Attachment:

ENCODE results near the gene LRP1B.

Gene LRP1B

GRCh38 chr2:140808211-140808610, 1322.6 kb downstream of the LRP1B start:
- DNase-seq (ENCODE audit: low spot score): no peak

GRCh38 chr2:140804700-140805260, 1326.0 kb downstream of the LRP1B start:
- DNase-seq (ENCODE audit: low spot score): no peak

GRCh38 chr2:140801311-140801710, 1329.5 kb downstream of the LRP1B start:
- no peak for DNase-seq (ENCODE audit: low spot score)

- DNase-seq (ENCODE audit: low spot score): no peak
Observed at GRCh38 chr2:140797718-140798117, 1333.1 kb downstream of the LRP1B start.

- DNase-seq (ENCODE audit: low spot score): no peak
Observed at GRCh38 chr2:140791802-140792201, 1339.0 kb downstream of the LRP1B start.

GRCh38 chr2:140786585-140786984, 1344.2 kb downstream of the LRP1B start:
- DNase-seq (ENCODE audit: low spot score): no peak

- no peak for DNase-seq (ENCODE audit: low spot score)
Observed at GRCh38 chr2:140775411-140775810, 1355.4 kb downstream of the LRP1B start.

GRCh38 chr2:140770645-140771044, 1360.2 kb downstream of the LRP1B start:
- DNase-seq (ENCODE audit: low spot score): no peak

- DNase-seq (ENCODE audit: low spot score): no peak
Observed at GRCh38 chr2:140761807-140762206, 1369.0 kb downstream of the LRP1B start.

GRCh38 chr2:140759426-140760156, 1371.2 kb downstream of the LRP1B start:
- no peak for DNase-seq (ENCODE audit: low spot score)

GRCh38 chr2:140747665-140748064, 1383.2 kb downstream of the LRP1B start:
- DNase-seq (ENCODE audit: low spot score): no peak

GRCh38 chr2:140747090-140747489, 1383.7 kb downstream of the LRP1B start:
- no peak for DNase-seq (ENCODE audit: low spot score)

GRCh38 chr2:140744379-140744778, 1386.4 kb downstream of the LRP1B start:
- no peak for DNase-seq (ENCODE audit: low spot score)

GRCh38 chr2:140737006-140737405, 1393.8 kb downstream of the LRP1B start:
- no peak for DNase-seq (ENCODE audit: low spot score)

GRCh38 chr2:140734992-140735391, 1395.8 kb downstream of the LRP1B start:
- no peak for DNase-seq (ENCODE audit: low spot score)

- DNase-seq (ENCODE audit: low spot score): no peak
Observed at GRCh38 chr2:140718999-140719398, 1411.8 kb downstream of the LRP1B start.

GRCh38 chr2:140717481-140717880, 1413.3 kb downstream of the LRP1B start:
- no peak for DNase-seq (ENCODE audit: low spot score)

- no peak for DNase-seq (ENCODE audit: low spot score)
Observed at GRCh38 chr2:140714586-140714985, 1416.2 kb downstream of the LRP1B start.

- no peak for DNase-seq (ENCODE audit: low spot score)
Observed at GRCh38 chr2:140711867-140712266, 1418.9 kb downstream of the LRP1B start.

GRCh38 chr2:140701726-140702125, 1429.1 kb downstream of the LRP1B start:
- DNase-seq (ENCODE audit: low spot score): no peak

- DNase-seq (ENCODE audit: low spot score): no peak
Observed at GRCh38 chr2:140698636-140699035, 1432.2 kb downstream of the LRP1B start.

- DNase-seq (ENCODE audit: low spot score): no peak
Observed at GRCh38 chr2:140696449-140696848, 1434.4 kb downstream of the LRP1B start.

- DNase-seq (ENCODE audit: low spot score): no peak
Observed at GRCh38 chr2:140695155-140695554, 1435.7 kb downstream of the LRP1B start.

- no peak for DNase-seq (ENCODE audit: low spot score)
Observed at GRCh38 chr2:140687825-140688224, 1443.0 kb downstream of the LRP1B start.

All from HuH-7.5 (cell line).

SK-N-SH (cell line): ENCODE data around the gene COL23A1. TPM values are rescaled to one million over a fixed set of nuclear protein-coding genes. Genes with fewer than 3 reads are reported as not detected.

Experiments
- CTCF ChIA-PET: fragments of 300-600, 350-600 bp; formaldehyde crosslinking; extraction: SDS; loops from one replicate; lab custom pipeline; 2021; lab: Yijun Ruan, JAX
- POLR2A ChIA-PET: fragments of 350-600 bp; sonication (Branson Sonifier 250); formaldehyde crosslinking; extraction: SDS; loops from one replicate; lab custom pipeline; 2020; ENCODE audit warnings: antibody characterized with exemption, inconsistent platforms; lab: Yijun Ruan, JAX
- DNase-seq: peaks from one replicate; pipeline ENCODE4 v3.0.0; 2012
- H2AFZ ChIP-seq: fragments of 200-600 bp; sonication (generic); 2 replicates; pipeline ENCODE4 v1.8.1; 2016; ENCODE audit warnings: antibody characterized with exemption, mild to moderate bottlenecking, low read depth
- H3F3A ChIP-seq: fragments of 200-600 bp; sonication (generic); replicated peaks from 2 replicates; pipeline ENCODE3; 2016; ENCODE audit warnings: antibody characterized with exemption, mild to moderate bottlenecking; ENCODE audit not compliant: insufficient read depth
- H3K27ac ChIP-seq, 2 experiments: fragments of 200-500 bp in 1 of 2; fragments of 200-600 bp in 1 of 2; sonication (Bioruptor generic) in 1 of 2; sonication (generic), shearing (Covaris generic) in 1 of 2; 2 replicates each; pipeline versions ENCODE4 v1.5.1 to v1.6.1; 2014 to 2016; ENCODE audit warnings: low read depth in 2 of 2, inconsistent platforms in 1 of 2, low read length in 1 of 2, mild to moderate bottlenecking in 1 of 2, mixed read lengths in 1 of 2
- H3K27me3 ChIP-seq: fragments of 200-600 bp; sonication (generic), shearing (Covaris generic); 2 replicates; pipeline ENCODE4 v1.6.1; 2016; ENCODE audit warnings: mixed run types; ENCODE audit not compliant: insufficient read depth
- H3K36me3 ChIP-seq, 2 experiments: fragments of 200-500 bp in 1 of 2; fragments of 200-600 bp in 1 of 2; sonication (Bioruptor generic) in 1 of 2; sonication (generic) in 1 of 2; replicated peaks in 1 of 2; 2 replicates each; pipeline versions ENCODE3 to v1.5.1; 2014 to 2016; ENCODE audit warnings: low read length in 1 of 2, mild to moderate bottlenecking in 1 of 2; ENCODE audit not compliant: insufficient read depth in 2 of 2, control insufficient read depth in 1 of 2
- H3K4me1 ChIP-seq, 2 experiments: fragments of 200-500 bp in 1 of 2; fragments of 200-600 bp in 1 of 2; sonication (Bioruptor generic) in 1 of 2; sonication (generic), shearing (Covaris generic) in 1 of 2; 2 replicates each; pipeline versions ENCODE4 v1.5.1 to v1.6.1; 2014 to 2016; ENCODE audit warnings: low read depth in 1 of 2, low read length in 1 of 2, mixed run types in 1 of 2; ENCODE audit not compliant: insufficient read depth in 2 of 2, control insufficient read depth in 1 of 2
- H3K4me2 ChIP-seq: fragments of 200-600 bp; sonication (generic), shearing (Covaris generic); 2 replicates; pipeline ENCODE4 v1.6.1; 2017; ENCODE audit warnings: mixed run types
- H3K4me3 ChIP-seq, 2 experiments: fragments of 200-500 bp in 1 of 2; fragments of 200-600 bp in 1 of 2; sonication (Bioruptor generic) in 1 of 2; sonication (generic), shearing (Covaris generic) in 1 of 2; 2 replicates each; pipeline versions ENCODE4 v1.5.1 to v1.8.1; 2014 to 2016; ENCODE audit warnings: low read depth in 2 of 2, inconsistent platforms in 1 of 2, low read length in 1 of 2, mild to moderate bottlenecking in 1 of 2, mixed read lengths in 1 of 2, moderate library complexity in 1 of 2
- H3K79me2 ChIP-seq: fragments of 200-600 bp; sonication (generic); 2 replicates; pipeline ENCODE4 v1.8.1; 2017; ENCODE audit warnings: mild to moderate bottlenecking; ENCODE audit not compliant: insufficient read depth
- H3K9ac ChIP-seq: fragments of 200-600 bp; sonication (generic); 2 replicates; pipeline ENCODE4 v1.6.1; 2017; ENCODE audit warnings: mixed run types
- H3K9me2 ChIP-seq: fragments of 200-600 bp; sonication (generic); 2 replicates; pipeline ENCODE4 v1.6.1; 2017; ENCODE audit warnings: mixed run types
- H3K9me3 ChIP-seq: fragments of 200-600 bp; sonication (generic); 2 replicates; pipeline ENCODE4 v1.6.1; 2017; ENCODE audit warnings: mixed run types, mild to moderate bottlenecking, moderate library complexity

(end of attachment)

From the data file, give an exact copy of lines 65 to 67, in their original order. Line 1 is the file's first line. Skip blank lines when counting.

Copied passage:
- H3K79me2 ChIP-seq: fragments of 200-600 bp; sonication (generic); 2 replicates; pipeline ENCODE4 v1.8.1; 2017; ENCODE audit warnings: mild to moderate bottlenecking; ENCODE audit not compliant: insufficient read depth
- H3K9ac ChIP-seq: fragments of 200-600 bp; sonication (generic); 2 replicates; pipeline ENCODE4 v1.6.1; 2017; ENCODE audit warnings: mixed run types
- H3K9me2 ChIP-seq: fragments of 200-600 bp; sonication (generic); 2 replicates; pipeline ENCODE4 v1.6.1; 2017; ENCODE audit warnings: mixed run types